Bitty groans, but then a new song starts playing in the café and he immediately brightens. “Oh! I love this song!”

“Is this Taylor Swift?” Jacks asks, remembering Holster mentioning something about her earlier in the week.

Bitty laughs at him, “No, it’s not. I think the song is by Alesso.”

Jack thinks it’s bizarre how excited Bittle gets about all of this stuff. It’s just a song, it’s not that important. Most of them sound exactly the same anyway.

Bittle continues, “I swear, you can name every single U.S. President and Canadian Prime Minister, but you might be the only person who doesn’t know what Taylor Swift sounds like. Even my Moo Maw knows her!”

Bittle takes a sip of his latte, checks his phone, then says, “We have about ten minutes before we need to leave for class. I bet you can’t name a single singer of the next three songs. Loser buys the winner coffee next time.”

He extends his hand. Jack takes it. “Deal,” he agrees. They shake, and Jack wonders not for the first time, what Bittle does to keep his hands so soft. Jack’s palms are calloused and dry, but Bitty’s are warm and smooth. He still has some callouses, most of the team does, but Bittle barely has any considering how good of a stick handler he is. Jack almost asks him, but he doesn’t.

Instead, he guesses the next three songs wrong and makes Bittle laugh so hard he snorts his latte, which is good too.

* * * *

The mini pies look flawless, thinks Bitty as he pulls them out of the oven, Shitty standing by eagerly to devour at least three of them as soon as they are cool enough to pick up comfortably.

“Eric Bittle, you’ve outdone yourself, you adorable motherfucker,” Shitty says approvingly. The pies do look pretty great, and they are too busy admiring Bitty’s handiwork to notice when Jack enters almost silently. It’s not until Bitty hears him clear his throat that he turns.

“What are you guys up to tonight?” Jack asks.

“No plans yet,” Bitty replies, popping the mini pies out of the cupcake tray. “Just finishing these up.”

“I’m just living in the moment, Jack-Attack,” adds Shitty.

“Oh. Well, we could all do something, maybe. If you want…”

It all devolves quickly after that. Shitty is suddenly yelling, and Ransom and Holster appear, seemingly out of thin air. Bitty had no idea they were even home, but now here they are, egging him on as he shotguns a beer, and goodness, what is his life these days? It’s not even fair, Jack’s the one who never wants to go out, and this was his idea, so why isn’t he the one his teammates have decided collectively should be shitfaced.

They all do a round of shots, and before Bitty has even finished his, Shitty is pulling out a six pack of cokes, pouring out half and filling the rest back up with whiskey.

He grabs Jack by the shoulders. “No arguing, brahs. Tonight we’re drinking Jack and Cokes exclusively in honor of this sonofabitch who rarely gives us the opportunity to get drunk with him.” Jack smiles back at Shitty, so Bitty doesn’t mention anything when he notices Jack quietly grab an unopened, plain soda instead of the mixed drink.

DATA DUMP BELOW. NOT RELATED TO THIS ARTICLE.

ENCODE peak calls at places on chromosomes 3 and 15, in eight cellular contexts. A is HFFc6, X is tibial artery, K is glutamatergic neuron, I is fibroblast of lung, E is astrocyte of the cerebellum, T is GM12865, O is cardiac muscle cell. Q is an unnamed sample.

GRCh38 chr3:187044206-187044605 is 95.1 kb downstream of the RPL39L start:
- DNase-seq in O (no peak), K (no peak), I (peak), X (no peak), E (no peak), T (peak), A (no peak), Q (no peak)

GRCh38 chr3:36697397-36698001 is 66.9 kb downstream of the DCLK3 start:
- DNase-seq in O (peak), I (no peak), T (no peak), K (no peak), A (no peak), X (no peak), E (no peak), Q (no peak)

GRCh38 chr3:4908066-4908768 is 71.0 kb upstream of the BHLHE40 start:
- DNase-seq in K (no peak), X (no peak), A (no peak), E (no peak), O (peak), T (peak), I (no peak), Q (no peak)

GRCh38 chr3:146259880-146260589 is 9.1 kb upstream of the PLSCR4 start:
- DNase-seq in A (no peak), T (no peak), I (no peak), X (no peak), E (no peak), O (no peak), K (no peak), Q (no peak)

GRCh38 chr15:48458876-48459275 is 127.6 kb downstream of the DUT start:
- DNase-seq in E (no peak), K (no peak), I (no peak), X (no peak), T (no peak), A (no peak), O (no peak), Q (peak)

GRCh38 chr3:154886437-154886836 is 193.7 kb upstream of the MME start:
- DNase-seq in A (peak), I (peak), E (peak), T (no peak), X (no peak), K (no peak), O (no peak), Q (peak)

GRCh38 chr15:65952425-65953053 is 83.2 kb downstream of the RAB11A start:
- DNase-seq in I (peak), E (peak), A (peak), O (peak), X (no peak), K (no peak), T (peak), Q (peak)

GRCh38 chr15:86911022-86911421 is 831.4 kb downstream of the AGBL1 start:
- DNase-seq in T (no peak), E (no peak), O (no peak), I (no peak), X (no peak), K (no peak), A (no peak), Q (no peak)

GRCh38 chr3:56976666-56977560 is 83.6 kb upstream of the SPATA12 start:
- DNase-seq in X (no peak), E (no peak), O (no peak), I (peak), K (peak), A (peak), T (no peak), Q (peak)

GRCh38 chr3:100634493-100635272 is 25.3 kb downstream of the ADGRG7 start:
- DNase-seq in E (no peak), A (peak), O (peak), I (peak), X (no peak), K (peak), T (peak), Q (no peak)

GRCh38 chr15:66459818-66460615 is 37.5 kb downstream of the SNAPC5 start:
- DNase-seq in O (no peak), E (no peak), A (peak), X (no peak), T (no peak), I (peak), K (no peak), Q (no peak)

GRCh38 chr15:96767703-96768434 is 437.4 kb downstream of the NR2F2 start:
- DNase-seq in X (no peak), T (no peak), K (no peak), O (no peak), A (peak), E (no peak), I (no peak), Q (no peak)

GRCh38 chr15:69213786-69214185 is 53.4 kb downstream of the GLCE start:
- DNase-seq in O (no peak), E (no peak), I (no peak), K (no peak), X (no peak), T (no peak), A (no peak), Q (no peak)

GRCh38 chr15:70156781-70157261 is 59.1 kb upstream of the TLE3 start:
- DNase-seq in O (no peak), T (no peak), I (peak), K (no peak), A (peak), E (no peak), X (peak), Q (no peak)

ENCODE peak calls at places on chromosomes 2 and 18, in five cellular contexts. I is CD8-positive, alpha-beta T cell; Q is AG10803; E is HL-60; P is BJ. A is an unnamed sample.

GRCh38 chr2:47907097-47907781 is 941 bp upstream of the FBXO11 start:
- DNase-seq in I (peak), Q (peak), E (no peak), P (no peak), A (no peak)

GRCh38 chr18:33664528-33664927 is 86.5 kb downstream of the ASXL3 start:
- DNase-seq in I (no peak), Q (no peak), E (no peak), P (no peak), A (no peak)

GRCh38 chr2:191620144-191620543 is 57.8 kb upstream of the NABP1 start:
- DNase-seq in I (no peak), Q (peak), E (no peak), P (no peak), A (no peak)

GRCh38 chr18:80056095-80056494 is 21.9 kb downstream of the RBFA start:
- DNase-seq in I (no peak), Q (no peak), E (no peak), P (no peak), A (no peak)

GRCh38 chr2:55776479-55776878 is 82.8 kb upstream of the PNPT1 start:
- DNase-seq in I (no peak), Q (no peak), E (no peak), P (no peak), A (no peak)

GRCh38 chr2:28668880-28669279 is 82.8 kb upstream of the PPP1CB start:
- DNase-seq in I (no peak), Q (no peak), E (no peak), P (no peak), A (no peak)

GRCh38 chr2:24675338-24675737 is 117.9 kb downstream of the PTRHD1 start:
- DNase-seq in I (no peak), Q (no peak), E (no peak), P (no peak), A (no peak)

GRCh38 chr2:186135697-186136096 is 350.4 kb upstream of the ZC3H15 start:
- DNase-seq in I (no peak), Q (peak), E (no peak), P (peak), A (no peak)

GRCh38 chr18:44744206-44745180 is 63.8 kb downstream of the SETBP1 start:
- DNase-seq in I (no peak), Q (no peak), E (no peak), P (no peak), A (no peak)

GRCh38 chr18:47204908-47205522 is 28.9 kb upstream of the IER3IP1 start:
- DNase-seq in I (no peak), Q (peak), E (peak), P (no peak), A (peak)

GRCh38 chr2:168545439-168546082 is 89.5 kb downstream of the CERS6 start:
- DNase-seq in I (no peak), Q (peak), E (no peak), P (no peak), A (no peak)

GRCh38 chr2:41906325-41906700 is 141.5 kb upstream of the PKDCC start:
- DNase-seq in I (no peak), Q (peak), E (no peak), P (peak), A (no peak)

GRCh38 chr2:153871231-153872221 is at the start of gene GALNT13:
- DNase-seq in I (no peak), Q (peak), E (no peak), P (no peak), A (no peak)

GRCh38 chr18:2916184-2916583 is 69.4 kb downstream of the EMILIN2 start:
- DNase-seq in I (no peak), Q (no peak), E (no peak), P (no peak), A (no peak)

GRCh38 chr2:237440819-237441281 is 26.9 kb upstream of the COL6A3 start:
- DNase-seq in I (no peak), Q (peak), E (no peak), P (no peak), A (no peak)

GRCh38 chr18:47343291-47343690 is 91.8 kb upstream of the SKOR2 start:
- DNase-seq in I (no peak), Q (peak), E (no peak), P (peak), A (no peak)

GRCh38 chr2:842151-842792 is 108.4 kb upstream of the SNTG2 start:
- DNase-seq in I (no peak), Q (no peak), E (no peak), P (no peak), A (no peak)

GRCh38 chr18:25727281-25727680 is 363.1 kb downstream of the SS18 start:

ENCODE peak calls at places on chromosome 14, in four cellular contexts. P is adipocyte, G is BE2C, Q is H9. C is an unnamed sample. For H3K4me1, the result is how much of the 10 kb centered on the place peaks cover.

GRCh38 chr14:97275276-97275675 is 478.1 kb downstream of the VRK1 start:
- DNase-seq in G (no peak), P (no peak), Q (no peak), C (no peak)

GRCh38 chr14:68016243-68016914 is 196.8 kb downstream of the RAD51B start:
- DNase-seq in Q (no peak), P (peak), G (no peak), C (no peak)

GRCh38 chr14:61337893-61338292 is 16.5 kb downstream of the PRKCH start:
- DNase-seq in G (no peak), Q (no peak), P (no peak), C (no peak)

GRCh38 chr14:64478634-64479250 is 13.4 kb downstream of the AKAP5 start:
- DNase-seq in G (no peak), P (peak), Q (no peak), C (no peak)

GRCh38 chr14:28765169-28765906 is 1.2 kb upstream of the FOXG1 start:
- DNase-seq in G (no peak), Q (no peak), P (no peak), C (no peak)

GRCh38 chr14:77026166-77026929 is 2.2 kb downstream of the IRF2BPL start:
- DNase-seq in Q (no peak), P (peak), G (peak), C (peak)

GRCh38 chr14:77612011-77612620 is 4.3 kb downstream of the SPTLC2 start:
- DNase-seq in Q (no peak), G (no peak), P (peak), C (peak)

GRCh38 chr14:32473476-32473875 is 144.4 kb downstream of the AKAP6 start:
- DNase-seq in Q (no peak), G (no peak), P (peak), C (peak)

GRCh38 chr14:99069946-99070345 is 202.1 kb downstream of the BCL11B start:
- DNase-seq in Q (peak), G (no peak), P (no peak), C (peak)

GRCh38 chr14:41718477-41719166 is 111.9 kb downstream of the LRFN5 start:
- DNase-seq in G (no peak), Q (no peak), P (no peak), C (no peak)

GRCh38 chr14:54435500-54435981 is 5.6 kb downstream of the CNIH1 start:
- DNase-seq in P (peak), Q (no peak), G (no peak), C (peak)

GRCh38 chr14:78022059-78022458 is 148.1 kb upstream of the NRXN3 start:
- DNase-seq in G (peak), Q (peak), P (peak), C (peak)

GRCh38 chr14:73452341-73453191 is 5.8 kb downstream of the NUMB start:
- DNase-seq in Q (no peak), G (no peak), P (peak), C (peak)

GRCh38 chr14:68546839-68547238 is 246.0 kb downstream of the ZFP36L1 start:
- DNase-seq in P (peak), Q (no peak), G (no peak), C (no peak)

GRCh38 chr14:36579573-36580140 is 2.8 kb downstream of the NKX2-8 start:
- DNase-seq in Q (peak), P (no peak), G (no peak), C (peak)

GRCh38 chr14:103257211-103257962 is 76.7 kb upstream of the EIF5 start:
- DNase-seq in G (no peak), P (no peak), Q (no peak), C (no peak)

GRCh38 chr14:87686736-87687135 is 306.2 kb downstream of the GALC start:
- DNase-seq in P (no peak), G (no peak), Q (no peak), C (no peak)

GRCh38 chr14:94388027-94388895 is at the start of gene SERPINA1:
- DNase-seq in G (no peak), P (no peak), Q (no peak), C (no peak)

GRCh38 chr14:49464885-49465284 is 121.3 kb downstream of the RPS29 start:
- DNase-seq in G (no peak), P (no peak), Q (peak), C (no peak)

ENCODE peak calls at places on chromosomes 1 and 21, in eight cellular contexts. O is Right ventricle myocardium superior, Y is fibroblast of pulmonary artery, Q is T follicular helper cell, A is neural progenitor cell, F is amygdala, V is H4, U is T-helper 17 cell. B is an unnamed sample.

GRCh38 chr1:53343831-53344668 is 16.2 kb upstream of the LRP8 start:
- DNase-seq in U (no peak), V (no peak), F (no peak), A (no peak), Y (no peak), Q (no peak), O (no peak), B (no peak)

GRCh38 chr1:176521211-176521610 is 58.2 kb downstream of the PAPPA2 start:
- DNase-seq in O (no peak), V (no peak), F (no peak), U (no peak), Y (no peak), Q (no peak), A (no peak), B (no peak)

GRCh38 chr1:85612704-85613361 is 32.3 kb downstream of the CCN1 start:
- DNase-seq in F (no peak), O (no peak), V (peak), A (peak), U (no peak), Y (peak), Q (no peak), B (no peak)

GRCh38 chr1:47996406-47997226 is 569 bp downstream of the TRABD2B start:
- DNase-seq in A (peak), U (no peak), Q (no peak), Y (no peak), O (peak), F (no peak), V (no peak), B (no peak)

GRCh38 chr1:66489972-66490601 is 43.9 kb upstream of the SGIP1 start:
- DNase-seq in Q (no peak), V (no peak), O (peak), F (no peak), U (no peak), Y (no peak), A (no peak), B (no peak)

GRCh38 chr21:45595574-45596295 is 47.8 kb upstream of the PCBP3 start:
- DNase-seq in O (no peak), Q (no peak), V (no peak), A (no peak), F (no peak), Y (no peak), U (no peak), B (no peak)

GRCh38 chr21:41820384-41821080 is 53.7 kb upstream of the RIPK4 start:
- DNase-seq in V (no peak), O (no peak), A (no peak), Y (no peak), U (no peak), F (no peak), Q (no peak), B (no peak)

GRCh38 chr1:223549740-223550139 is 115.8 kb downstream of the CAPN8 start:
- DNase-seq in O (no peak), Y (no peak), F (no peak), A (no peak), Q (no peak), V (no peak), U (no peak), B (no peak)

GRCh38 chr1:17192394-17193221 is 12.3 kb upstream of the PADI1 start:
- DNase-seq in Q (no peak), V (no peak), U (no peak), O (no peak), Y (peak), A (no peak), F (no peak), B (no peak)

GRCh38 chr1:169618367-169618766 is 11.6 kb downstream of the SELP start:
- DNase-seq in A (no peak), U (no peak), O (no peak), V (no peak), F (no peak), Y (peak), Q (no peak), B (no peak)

They leave the house with no particular goal in mind, marching along the road to River Quad amid boisterous laughing and rough-housing. Shitty steals his phone almost immediately and Bitty feels naked without it. Between that and the fact that the whiskey hits him all at once, he’s feeling a little out of out of touch with reality, and can't help but enjoy the moment.

At one point, Ransom pushes Holster into a bush and Bitty laughs so hard that he falls over. Jack is the one who lifts him up off the ground and gives him a reassuring pat on the back. “You’re going hard tonight, eh Bittle?” Bitty tries to glare at him, but it doesn’t work very well, which only seems to make Jack laugh at him more.

His teammates keep dragging him along, and they end up on the beach. He and Jack sit back-to-back with Holster and Ransom. “Hashtag Got Your Back,” Bitty shouts as they settle in down by the water. A few feet away, Shitty is sitting on a low branch nearby trying to compose a Samwell University drinking song.

“This college’s dedication to imbibing is literally right there in our motto. It is a fucking travesty that we have no official song to drink to.” The whole thing seems to be to the tune of “Don’t Stop Believing,” but the only line that Bitty can even make out is something about “Mother-chugging Wellies.” Needless to say, it’s hysterical.

Eventually, Holster and Ransom get up to skip rocks on the river, leaving Bitty and Jack on their own on the beach. Bitty takes a moment to pat Jack on the side of his leg. “I’m glad you came out with us tonight. This is fun.”

“Yeah,” Jack replies. “Me too.” Bitty’s feeling loose and a little drunk, and he wishes he could just let himself lean on Jack, but he’s pretty sure Jack wouldn’t like that. So he’s glad when Shitty leaps down from his tree and sits down on his other side. He rests his head on Shitty’s shoulder and basks in this feeling, a total conscious awareness that he is happy.

So this is what friendship is supposed to feel like.

Chapter Text

Jack likes roofs. He especially likes being on rooftops when he’s feeling anxious. It's something first discovered when he was in the hospital. On one of his first nights there, he overheard some of the nurses talking about using the south staircase to covertly smoke a cigarette on the roof on their break, so later, when he suddenly couldn’t breathe, felt his mind spiraling out of control, he snuck out of his room and climbed up to the roof.